There have been prophets who have warned us of this impending disaster, of course. One of the first was Thomas Malthus. His surname – Malthus – leads some to think that he was some continental European savant, a German perhaps. But he was not. He was an Englishman, born in Guildford in Surrey in the middle of the eighteenth century. His most important book, An Essay on the Principle of Population was published over two hundred years ago in 1798. In it, he argued that the human population would increase inexorably until it was halted by what he termed ‘misery and vice’. Today, for some reason, that prophecy seems to be largely ignored—or at any rate, disregarded. It is true that he did not foresee the so-called ‘Green Revolution’ which greatly increased the amount of food that could be produced in any given area of arable land. But that great advance only delayed things. And there may be other advances in our food producing skills that we ourselves still cannot foresee. But the fundamental truth that Malthus proclaimed remains the truth. There cannot be more people on this earth than can be fed.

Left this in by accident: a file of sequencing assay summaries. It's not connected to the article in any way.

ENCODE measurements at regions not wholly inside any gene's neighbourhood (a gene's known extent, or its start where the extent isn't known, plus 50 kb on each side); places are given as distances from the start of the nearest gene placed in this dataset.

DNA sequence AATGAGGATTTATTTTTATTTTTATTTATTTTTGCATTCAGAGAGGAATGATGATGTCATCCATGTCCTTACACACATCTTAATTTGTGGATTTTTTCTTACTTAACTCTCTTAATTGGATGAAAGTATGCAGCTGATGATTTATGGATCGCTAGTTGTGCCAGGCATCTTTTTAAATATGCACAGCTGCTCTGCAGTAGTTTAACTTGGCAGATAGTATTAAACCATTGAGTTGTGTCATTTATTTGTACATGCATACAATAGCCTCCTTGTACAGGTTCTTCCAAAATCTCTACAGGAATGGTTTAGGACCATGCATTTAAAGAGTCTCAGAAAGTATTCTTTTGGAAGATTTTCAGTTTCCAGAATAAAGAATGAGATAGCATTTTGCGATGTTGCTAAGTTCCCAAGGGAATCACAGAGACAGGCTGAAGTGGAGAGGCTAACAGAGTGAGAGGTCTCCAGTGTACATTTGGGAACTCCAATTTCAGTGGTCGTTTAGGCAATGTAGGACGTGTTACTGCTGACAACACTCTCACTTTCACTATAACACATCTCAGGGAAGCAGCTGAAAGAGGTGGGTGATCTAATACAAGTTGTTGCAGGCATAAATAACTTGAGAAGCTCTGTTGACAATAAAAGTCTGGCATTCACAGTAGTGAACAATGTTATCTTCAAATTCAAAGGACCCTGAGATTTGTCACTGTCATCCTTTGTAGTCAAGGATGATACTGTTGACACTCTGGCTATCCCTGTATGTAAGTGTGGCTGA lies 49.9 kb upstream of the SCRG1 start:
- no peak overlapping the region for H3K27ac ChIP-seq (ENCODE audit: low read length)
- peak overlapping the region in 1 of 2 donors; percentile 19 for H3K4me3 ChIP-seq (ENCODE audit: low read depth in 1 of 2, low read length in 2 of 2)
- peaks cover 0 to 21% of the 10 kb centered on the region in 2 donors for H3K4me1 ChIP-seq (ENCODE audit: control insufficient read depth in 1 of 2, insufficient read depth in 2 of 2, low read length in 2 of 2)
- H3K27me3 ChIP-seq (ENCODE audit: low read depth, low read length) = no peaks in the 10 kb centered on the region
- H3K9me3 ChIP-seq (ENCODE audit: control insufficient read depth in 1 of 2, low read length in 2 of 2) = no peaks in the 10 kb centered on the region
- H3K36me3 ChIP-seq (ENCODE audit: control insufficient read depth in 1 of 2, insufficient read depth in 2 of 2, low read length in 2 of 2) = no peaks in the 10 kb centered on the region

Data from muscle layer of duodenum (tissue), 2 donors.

Many people would like to deny this. They would like to believe in that oxymoron ‘sustainable growth.’ Kenneth Boulding, President Kennedy’s environmental advisor forty-five years ago said something about this. ‘Anyone who believes in indefinite growth in anything physical, on a physically finite planet,’ he said,’ is either mad – or an economist.’
The population of the world is now growing by nearly 80 million a year. One and a half million a week. A quarter of a million a day. Ten thousand an hour.
In this country [England] population is projected to grow by ten million in the next twenty-two years. That is equivalent to ten more Birminghams. Not only that, but every one of us in this country consumes far more of the earth’s resources than an average African.
All these people, in this country and worldwide, rich or poor, need and deserve food, water, energy and space. Will they be able to get it? I don’t know. I hope so. But the Government’s Chief Scientist and the last President of the Royal Society have both referred to the approaching ‘perfect storm’ of population growth, climate change and peak oil production, leading inexorably to more and more insecurity in the supply of food, water and energy.